The need for housing at all income levels is acute. As the U-M’s student count grew–to 48,086 this school year, from 38,103 in 2000-2001–it also added nearly 3,000 campus jobs, bringing that total to 20,928. Another 23,544 people work at Michigan Medicine. Private-sector jobs in the city have grown even more.

That was the backdrop against which council unanimously approved new affordable housing requirements in 2019. They offer what look like generous incentives: in the downtown core, if 15 percent of the apartments in a new building are affordable, the developer can build 150 percent more floor space. If 20 percent are affordable the bonus increases to 300 percent, and 30 percent affordable earns five times the floor area.

But the law also eliminated bonuses for building market-rate housing, and tightened the definition of affordability, from 80 percent of the area median income to 60 percent. Since rents on those units are based on the tenant’s income, that meant each would generate 25 percent less revenue. The bottom line, Hughes and Frehsee say, is that they can’t build enough market-rate units with the bonuses to subsidize the affordable units required to earn them.

Frehsee says his project wouldn’t be financially viable under the 2019 requirements. Councilmembers “don’t look at it using economics,” he says. “You don’t put affordable housing on Rodeo Drive.”

When Hughes’ Vic Village North opened in 2019, MLive reported, rents ranged from $1,000 to $1,890 per bed. The twelve-story building right off the Diag is entirely student housing, with no subsidized units. If it were built under the current rules, Hughes says, 20 percent of the units would have to be affordable. Those would cost more per person to build, because they’d have fewer bedrooms, but their rents would be capped at 60 percent AMI. To make up the difference, he says, he’d have to charge everyone else 20 percent more–and “renters would go elsewhere.”

The thirteen-story Vic Village South, which was approved under the old rules, will have 350 beds, twelve to fourteen of them affordable. “That’s doable,” Hughes says. But “if we had to comply with the [2019] ordinance, 30 percent of the new building would have to be affordable, and we’d have to increase rents by 30 percent to offset the cost of those rents. There is no way,” he says, to make that work.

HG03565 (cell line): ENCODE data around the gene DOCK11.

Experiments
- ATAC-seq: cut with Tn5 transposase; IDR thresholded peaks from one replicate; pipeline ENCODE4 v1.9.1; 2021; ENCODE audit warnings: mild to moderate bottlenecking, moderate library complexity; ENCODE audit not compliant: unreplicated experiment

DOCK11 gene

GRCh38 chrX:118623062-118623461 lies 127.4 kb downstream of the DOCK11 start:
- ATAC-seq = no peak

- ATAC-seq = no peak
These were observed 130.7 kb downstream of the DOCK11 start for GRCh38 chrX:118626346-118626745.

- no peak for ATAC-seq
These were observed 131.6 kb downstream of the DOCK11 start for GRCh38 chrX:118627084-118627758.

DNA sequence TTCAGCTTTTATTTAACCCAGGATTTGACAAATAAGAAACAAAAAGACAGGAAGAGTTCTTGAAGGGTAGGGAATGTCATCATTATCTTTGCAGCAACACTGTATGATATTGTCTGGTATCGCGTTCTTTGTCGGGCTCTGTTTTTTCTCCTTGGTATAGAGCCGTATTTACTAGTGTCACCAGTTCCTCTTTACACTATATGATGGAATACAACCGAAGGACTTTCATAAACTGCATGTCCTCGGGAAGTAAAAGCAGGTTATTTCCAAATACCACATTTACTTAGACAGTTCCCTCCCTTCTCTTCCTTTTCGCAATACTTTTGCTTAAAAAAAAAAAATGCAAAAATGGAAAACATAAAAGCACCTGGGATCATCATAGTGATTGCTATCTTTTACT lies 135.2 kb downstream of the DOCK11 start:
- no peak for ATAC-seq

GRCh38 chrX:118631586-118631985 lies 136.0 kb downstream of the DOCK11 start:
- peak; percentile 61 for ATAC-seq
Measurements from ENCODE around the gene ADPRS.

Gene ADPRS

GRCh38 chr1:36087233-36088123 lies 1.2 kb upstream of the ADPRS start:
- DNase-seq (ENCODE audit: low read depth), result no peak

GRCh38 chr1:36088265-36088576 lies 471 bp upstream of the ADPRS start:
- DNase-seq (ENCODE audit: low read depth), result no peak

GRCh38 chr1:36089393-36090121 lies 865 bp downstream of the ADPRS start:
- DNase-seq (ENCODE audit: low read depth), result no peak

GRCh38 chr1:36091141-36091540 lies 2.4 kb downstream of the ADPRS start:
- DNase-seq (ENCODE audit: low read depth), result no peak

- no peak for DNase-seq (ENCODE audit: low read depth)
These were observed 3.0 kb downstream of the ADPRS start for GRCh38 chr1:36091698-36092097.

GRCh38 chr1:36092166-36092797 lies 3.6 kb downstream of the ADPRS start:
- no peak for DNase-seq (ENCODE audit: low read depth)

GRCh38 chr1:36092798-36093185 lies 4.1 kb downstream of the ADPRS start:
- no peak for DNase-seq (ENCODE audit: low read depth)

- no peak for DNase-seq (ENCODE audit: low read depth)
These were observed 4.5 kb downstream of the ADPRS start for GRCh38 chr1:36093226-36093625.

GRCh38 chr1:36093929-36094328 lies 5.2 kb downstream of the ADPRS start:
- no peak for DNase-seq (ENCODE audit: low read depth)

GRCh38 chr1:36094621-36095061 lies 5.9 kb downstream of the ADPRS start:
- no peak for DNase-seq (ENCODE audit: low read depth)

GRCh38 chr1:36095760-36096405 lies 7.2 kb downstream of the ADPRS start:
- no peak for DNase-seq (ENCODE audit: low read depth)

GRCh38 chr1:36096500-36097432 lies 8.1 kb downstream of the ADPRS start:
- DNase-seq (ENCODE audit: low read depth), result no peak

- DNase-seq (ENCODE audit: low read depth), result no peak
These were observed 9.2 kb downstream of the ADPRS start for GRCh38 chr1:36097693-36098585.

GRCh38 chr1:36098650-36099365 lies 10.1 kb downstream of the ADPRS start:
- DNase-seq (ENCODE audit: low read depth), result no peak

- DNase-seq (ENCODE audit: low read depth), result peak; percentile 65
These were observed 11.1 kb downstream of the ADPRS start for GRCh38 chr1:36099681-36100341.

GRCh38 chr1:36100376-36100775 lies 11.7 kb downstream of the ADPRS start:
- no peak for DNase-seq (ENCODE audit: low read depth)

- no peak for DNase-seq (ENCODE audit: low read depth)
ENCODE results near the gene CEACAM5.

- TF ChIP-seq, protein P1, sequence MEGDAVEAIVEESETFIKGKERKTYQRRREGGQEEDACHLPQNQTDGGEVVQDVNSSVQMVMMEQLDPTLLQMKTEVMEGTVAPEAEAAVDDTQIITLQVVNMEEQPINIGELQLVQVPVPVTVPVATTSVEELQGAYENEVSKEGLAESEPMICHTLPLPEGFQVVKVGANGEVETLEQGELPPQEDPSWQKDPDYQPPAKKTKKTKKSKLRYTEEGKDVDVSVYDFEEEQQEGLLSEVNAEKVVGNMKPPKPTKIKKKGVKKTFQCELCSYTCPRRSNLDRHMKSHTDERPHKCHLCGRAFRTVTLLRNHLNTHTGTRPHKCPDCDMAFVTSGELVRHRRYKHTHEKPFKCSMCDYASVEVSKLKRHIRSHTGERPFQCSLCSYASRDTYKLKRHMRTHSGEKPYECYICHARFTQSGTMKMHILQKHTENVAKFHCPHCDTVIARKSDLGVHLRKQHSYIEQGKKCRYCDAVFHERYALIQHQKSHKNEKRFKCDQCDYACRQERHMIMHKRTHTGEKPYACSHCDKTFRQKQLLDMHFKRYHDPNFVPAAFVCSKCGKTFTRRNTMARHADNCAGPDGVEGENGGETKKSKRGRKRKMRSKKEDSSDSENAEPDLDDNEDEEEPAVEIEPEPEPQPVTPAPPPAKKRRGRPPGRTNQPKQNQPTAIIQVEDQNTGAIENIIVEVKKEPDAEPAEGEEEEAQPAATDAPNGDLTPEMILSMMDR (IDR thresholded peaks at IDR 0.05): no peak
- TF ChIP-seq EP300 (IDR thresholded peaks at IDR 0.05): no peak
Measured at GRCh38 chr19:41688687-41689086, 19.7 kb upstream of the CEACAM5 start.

He was planning to build Vic Village East on the same scale as the others, but says “the ordinance has stopped any work on the site for now.” If he had to go ahead today, he says, he’d build no more than four times the lot area, because that’s the threshold where the requirements kick in.

Councilmember Ali Ramwali voted for the 2019 changes, but says he was never convinced that it was the best way to deliver affordable housing. He didn’t voice his doubts at the time, he says, because “the issue has been politicized, and you can’t have an honest discussion about it. I didn’t have any political capital at the time to object to it. It was a train, and I was going to get plowed by it.”

Though lenders have regained their confidence in the student housing market, Ramwali wonders if the U-M has hit peak enrollment. “Is it now necessary for folks to be on campus to be able to gain their degrees?” he muses. “It’ll be interesting to see what happens in the next five or ten years.”

Mayor Taylor says the ordinance was intended to make it possible for people of all income levels to live downtown. “We want people who work in Ann Arbor to be able to live in Ann Arbor,” he says.

Told that Hughes says it will instead kill high-rise construction, Taylor responds, “It’s not in anyone’s interest to prohibit downtown development. We are always open to making our ordinances better. If experience tells us that the current regime is prohibitive, then we’ll need to consider that.”

Sharing Taylor’s comment with Hughes brought this response:

“I look forward to the mayor’s call.”